The former President and his wife Rosalynn Carter have built 4,300 homes in 14 countries since 1984.
After undergoing hip surgery last spring, Jimmy Carter is now ready now to continue volunteering to help build houses. The 94-year-old former President, also the longest living American President, has been helping build houses for 35 years with Habitat for Humanity and is ready to resume with the volunteering work after recovering from surgery, according to CNN.
A spokeswoman for the Carter Center revealed that the former President, along with his wife, former first lady Rosalynn Carter, is going to build 21 new homes in Nashville, Tennessee, in October. “There have been many times when people have tried to count President Carter out, and they have never been right. We are excited that they will both be back," said Bryan Thomas, a spokesman for Habitat for Humanity International, according to The Washington Examiner.
Jimmy Carter is back on his feet just three months after breaking his hip in a fall at his home in May. Carter who has volunteered for Habitat for Humanity for over three decades will help build houses in the Park Preserve neighborhood of Nashville along with future Habitat homeowners and other volunteers. Jimmy and Rosalynn Carter have helped build more than 4,300 homes in 14 countries since 1984. Prior to breaking his hip, the former President had last worked in the 2018 Carter Work Project in Mishawaka, Indiana.
After breaking his hip, Jimmy Carter was advised to take complete rest. He put on hold his teaching classes at Sunday school but less than a month after surgery he returned to start teaching at Maranatha Baptist Church.
The former President was also diagnosed with cancer back in 2015 after doctors detected four spots of cancer had spread to his brain. Carter initially believed he had very little time to live and said, “I have had a wonderful life. I'm ready for anything and I'm looking forward to a new adventure. It is in the hands of God, whom I worship," he told CNN.
Jimmy Carter, a Democrat, served as the 39th President from 1977 to 1981. Carter also served as a Georgia state senator and the governor of Georgia. He was awarded the Nobel peace prize for his work associated with the Carter Center and for being a vocal critic of wars. "War may sometimes be a necessary evil. But no matter how necessary, it is always an evil, never a good. We will not learn to live together in peace by killing each other's children,” said Carter, while giving his Nobel Peace Prize speech. After serving as President, Jimmy Carter has been a majority of his time involved in charitable work, including those undertaken by his foundation, Carter Center.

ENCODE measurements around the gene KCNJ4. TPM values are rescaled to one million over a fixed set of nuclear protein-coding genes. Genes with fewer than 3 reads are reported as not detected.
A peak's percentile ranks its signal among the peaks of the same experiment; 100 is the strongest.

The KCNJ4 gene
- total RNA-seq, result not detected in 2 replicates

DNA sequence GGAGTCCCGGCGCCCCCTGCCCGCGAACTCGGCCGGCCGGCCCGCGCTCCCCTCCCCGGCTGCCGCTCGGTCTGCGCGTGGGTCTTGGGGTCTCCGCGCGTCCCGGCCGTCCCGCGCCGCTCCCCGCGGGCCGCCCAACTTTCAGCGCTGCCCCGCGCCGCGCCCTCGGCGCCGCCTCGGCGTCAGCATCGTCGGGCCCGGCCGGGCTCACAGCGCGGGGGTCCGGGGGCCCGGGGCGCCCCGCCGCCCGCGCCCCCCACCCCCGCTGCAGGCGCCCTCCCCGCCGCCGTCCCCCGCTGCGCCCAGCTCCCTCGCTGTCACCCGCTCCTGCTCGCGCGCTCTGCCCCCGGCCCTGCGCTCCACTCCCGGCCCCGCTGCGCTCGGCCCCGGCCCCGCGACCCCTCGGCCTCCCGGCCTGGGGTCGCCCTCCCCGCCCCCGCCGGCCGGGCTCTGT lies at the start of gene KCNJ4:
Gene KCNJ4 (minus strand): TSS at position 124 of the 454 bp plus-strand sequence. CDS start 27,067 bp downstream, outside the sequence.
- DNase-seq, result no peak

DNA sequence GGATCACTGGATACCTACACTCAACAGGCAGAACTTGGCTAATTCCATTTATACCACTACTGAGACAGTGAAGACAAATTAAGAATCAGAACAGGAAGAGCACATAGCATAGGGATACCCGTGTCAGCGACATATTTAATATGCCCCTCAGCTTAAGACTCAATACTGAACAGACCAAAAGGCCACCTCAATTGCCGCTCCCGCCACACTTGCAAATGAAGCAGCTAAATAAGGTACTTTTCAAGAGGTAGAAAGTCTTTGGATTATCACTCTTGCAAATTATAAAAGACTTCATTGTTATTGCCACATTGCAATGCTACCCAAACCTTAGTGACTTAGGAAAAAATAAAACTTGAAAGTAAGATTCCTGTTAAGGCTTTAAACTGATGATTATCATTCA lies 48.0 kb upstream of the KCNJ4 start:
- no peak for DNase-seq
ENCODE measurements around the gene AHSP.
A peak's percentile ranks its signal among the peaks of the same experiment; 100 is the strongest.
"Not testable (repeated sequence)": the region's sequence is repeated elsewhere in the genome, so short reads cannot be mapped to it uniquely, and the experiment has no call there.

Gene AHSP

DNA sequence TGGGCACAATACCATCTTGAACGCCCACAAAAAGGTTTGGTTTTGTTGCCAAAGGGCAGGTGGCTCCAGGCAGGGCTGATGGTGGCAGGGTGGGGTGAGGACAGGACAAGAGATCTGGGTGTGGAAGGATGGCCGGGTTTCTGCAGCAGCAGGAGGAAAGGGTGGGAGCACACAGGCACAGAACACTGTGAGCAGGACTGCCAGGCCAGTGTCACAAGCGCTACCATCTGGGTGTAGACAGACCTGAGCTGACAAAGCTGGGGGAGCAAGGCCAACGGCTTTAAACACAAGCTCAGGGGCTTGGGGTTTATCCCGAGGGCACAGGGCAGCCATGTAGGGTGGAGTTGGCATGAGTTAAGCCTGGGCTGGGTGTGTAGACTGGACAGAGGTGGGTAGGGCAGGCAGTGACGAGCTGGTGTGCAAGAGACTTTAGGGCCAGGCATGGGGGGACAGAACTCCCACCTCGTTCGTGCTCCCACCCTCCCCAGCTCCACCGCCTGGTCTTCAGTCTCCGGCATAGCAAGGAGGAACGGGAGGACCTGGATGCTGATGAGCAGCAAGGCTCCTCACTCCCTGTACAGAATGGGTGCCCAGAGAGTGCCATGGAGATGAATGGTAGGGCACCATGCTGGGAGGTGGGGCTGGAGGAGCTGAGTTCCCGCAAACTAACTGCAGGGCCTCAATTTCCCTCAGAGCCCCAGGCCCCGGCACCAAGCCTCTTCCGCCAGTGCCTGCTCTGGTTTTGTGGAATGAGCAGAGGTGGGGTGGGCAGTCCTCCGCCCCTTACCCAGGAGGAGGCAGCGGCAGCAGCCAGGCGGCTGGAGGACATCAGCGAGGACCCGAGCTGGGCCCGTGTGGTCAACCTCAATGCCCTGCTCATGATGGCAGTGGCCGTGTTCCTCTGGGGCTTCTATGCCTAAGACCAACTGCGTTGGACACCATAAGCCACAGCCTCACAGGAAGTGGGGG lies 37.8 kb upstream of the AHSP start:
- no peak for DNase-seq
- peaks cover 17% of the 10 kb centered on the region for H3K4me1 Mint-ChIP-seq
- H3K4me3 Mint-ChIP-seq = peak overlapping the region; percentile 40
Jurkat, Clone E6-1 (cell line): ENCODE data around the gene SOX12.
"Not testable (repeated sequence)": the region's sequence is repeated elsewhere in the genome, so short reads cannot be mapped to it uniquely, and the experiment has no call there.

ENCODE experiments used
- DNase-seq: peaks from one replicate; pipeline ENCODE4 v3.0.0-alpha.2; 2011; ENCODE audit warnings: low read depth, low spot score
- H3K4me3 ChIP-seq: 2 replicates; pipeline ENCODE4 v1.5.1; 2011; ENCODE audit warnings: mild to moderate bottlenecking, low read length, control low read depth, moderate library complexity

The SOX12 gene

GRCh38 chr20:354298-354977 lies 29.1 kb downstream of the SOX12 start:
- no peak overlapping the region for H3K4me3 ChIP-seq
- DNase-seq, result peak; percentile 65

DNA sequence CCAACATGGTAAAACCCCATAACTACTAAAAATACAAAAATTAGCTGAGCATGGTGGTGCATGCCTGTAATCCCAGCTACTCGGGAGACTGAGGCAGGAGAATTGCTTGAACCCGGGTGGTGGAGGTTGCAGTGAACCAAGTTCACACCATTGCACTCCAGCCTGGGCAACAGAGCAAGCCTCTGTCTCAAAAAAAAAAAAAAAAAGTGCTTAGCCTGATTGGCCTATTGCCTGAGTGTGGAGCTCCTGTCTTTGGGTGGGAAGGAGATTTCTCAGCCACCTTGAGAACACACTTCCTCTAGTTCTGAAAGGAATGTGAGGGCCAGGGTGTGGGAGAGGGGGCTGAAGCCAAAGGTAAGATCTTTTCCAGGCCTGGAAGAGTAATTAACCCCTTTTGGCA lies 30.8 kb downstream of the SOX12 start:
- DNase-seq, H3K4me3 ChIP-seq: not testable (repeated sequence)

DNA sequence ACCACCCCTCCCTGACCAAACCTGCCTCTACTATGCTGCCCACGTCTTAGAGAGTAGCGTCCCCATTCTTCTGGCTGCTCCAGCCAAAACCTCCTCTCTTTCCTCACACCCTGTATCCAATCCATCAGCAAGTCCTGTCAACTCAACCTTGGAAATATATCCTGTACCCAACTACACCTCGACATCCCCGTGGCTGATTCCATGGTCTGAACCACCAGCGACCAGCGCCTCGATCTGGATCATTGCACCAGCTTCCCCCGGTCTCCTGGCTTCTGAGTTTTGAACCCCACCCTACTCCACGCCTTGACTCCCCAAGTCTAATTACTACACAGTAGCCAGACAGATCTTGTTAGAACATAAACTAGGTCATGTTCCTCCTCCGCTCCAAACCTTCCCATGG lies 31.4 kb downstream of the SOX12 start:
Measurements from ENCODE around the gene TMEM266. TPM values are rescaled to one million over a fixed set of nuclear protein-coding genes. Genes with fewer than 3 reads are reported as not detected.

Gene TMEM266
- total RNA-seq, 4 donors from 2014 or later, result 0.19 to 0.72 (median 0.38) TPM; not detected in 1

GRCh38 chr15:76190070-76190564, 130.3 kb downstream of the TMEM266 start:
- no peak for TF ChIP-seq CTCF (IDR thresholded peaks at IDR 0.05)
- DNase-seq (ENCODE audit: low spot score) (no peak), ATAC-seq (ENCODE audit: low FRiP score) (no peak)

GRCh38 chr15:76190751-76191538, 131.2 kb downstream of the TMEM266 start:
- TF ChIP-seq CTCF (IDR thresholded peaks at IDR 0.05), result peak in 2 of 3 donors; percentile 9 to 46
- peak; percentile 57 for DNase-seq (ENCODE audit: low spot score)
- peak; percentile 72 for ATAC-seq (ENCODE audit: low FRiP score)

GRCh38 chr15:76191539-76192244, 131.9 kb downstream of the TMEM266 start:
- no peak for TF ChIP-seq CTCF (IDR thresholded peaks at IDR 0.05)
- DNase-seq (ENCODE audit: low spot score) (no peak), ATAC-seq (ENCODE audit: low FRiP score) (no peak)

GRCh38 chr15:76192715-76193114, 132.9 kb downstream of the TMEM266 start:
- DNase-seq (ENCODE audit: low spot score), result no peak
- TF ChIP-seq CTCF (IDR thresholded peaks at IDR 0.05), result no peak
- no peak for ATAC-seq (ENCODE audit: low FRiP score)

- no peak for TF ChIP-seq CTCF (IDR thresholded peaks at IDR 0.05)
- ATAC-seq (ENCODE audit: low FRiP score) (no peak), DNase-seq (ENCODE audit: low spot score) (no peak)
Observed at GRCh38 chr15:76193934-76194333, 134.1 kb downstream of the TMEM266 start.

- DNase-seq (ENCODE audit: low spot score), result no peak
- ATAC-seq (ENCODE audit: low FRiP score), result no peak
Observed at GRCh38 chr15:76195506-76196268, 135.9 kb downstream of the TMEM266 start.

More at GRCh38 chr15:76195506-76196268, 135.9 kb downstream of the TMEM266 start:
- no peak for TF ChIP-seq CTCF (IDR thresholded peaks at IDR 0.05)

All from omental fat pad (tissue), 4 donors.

The Carter Center was instituted in partnership with Emory University, with a "commitment to human rights and the alleviation of human suffering." Jimmy Carter also taught at Emory University for over 30 years and recently became a tenured faculty member of Emory.
Recently, Carter pointed to China's growth and observed that America was falling behind because of all the wars it was embroiled in. "We have wasted I think $3 trillion. It’s more than you can imagine. China has not wasted a single penny on war and that’s why they’re ahead of us. In almost every way,” said Carter. "I think the difference is if you take $3 trillion and put it in American infrastructure you’d probably have $2 trillion leftover. We’d have a high-speed railroad. We’d have bridges that aren’t collapsing, we’d have roads that are maintained properly. Our education system would be as good as that of say South Korea or Hong Kong," said Jimmy Carter.